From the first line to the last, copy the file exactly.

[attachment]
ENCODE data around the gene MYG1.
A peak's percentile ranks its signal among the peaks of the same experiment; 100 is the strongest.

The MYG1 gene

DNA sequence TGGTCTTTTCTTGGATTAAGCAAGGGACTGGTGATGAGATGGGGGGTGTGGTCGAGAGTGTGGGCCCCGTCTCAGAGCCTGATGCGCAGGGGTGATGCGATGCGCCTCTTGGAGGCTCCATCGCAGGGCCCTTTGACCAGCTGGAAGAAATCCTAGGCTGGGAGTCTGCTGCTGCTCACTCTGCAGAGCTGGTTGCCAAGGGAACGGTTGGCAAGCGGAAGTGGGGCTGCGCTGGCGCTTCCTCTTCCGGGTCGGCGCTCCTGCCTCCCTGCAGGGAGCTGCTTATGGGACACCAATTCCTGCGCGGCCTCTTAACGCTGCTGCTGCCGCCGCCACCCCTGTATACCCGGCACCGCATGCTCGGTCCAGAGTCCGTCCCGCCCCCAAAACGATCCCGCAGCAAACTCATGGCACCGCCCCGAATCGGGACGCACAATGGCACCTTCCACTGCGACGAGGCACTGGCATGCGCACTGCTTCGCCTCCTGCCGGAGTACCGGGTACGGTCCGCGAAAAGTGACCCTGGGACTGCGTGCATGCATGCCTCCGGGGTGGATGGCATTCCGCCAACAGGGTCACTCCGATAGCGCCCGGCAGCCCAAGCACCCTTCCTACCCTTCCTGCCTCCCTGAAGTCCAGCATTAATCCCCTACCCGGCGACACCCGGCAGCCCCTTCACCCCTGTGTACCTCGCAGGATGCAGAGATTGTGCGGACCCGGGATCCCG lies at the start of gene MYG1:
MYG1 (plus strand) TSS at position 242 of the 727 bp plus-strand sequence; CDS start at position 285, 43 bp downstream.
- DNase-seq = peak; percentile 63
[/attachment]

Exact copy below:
ENCODE data around the gene MYG1.
A peak's percentile ranks its signal among the peaks of the same experiment; 100 is the strongest.

The MYG1 gene

DNA sequence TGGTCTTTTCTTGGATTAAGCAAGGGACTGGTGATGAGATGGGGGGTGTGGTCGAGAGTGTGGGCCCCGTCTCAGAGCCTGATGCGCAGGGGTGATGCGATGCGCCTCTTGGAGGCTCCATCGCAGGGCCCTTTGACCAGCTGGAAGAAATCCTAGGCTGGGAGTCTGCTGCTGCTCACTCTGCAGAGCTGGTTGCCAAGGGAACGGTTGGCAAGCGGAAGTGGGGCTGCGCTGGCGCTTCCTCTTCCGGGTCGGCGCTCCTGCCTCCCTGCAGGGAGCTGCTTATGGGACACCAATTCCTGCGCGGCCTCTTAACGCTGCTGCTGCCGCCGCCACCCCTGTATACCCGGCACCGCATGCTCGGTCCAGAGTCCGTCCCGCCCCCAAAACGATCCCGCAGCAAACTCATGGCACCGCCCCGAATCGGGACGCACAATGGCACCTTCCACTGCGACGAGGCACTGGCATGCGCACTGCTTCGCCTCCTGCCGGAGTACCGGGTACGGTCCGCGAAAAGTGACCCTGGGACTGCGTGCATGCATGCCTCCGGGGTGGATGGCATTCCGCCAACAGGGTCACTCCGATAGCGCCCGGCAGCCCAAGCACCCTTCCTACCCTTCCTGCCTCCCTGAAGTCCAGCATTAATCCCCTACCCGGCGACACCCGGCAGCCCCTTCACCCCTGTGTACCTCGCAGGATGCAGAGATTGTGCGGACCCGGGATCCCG lies at the start of gene MYG1:
MYG1 (plus strand) TSS at position 242 of the 727 bp plus-strand sequence; CDS start at position 285, 43 bp downstream.
- DNase-seq = peak; percentile 63